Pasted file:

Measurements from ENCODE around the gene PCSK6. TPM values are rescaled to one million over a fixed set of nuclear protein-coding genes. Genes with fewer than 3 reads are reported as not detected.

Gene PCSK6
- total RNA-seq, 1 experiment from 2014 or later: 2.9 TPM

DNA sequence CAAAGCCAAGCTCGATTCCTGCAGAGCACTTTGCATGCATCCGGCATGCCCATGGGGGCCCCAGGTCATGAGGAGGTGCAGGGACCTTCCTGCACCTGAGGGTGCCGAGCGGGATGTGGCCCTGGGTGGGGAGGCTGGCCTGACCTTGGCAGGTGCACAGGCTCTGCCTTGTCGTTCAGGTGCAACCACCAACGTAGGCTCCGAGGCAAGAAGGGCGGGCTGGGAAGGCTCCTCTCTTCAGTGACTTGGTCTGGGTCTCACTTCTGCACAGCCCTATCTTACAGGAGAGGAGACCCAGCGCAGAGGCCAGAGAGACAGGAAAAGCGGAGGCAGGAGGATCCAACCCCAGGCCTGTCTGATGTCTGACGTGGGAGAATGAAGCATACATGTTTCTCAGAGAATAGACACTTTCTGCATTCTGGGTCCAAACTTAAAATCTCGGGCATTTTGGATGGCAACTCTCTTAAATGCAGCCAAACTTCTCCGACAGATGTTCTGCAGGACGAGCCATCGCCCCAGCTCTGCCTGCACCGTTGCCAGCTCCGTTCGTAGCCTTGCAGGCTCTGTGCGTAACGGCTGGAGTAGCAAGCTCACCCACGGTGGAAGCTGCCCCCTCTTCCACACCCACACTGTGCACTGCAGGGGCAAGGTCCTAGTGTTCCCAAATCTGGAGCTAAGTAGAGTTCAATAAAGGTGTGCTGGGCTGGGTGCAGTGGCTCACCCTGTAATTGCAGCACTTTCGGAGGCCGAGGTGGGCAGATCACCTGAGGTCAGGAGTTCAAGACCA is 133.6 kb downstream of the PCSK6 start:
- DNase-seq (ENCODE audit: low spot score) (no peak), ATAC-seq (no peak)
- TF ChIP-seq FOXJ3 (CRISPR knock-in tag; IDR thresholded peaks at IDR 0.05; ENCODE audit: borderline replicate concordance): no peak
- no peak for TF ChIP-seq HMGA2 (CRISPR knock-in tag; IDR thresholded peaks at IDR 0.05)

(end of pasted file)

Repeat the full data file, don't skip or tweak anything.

Measurements from ENCODE around the gene PCSK6. TPM values are rescaled to one million over a fixed set of nuclear protein-coding genes. Genes with fewer than 3 reads are reported as not detected.

Gene PCSK6
- total RNA-seq, 1 experiment from 2014 or later: 2.9 TPM

DNA sequence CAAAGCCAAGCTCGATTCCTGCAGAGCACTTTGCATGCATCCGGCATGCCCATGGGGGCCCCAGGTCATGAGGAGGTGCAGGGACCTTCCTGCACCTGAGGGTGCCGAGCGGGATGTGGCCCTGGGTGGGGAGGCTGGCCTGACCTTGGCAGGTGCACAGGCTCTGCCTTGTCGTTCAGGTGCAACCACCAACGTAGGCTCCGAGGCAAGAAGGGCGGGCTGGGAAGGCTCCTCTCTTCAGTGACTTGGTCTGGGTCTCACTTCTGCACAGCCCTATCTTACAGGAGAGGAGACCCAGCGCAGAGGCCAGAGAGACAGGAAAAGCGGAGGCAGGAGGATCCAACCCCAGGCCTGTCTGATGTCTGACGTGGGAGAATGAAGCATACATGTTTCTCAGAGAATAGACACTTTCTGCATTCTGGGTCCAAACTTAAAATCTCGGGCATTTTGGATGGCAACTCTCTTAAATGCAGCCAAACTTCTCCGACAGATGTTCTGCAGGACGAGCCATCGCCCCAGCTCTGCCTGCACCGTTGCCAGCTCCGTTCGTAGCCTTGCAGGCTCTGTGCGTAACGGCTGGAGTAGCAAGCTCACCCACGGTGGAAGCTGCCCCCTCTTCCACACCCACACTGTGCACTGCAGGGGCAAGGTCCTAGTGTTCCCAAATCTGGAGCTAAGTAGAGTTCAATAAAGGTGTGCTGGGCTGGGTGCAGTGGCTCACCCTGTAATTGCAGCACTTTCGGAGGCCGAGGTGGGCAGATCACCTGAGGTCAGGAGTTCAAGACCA is 133.6 kb downstream of the PCSK6 start:
- DNase-seq (ENCODE audit: low spot score) (no peak), ATAC-seq (no peak)
- TF ChIP-seq FOXJ3 (CRISPR knock-in tag; IDR thresholded peaks at IDR 0.05; ENCODE audit: borderline replicate concordance): no peak
- no peak for TF ChIP-seq HMGA2 (CRISPR knock-in tag; IDR thresholded peaks at IDR 0.05)